Friday night enticed Mows E. Banks from
Ills home and then puta bulletin his heart
and one in bib brain have not yet been
captured. There seems no question but
that the work was done by men from this
city, as Mrs. Banks says that both of them
caUfd him by his name. "Ed." They were
caieful, however, not to let Mrs. Eauks get
a look at their faces, and she can give no
description of them.
One of two reasons must have prompted
the men one to tecure a large sum of
money which he usually carried with him.
but had left with his wife that night: the
other, that ionic preferred that his sou
should own the fine- property rather than
he. The on, Burt, was born or his first
wife, who is now dead, and he comesiinio
two-thirds of the estate. Burt was not
on good terms witli his father and has
otiown no regret for the awful death
which oveitook him. He waB notified of
the murder at midnight, but did not go to
his father's house until about 10 o'clock
the next morning.
Special prayerb were offered in several
churches today for the capture ot the
POLYGAMIST BATES' PARTY.
Husband of Many "Wives Invites
Them to nu Interview.
Chicago, Aug. 8. This notice was In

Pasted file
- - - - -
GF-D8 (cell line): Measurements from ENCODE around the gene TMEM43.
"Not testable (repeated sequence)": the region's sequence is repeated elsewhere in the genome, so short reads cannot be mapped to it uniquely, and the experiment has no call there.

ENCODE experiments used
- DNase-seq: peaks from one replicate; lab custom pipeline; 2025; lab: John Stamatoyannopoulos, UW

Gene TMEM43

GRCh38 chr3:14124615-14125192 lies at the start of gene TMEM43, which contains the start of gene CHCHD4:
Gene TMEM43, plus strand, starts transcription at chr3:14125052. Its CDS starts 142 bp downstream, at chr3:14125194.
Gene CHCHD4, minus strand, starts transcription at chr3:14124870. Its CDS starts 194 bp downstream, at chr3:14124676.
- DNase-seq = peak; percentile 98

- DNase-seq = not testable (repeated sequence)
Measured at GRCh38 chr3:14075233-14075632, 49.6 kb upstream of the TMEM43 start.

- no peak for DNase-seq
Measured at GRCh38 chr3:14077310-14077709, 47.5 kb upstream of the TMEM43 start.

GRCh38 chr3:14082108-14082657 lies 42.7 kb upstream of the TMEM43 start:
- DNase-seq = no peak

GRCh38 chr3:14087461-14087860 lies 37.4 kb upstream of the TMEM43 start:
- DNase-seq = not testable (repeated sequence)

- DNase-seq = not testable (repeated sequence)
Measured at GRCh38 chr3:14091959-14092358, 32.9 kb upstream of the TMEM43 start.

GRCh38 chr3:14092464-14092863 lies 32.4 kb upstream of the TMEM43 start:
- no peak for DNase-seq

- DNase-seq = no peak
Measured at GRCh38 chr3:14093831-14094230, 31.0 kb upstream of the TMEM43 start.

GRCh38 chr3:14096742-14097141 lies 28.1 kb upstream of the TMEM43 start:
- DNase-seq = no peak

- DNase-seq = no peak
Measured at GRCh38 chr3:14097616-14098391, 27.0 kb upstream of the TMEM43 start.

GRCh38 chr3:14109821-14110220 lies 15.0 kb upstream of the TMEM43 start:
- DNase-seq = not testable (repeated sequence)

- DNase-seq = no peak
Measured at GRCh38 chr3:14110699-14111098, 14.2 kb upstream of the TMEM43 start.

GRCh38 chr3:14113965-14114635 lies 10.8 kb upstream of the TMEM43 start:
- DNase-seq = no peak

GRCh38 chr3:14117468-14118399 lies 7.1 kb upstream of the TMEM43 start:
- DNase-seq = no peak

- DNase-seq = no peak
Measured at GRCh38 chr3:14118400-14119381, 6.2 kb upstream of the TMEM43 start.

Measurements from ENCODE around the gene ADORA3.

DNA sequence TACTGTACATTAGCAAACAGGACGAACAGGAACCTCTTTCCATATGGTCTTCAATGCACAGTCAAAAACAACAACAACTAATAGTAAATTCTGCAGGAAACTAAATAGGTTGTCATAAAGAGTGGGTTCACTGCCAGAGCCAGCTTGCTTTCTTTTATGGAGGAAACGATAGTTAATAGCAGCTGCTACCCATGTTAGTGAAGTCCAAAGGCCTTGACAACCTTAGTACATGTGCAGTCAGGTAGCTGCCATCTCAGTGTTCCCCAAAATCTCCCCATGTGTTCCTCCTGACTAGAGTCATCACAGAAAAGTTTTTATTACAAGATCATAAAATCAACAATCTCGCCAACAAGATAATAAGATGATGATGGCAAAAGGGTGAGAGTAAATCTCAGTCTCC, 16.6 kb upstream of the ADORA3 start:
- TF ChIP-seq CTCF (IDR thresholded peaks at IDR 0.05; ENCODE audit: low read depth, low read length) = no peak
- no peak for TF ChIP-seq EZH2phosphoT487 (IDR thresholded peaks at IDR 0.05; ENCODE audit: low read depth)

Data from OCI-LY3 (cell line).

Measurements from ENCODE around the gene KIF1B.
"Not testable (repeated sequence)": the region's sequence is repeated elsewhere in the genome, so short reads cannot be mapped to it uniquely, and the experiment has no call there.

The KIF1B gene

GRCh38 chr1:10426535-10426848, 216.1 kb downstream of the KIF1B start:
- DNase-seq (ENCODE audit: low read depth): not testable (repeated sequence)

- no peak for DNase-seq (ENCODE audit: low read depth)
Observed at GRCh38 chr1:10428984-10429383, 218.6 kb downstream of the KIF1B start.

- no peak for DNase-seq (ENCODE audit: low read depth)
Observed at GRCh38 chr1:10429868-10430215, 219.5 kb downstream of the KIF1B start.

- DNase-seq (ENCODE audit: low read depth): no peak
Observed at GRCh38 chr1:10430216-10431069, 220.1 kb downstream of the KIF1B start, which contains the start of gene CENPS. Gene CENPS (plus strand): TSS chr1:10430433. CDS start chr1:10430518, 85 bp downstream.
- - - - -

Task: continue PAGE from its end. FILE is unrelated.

serted yesterday in an afternoon paper
at the rcques-t ot David E. Bates, the much
NOTICE. All wives or women who claim
to be wives or David E. Bates, or Gales,
are requested to meet at the Stock Yards
police station. South Halted, and Matt son
streets, Wednesday morning, Aug. 11, at
5) a, in., for the purpose ot interviewing
him in a body. (Marquette, Kalamazoo, Ga
lena and other papers please copy.)
T want to face them all at once," he
said. "I wish you would say no for me."
"Do you expect a rush?" he was asked.
"Well, I suppose so." was the reply.
"I suppose every woman who has had
any trouble with a man will be claiming
I am responsible, and appear against
Bates talks of writing a book as "oon
as he gets his pre.ent difficulties settled
one v.ay or the other. The title will be
"How lo Get Married; or, Points and
Pointers for Eashful Young Men."
The police believe Bales is insane.
nOUSESHOES FOR MeKlXEEr.
A Philadelphia Policeman's Pro
President McKinley has few more ardent
admirers in this city, says a Philadelphia
newspaper, ttiau Policeman "Andy" Mur
ray, ot the Twenty-eighth dinrict, who
originally hailed from Canton, O., and
who claims not only to be a distant re
lative of the Chief Executive, but to have
played marbles with him as a boy. As
a token ot good will he proposes to send
the Pre'idnt a most unique present, which
ho last night condescended to exhibit
to a reporter. He met the latter at the
station house just after returning from
duty, and, having explained something of
his project, led the way to hh home on
Woodstock street. Dragging a heavy cheat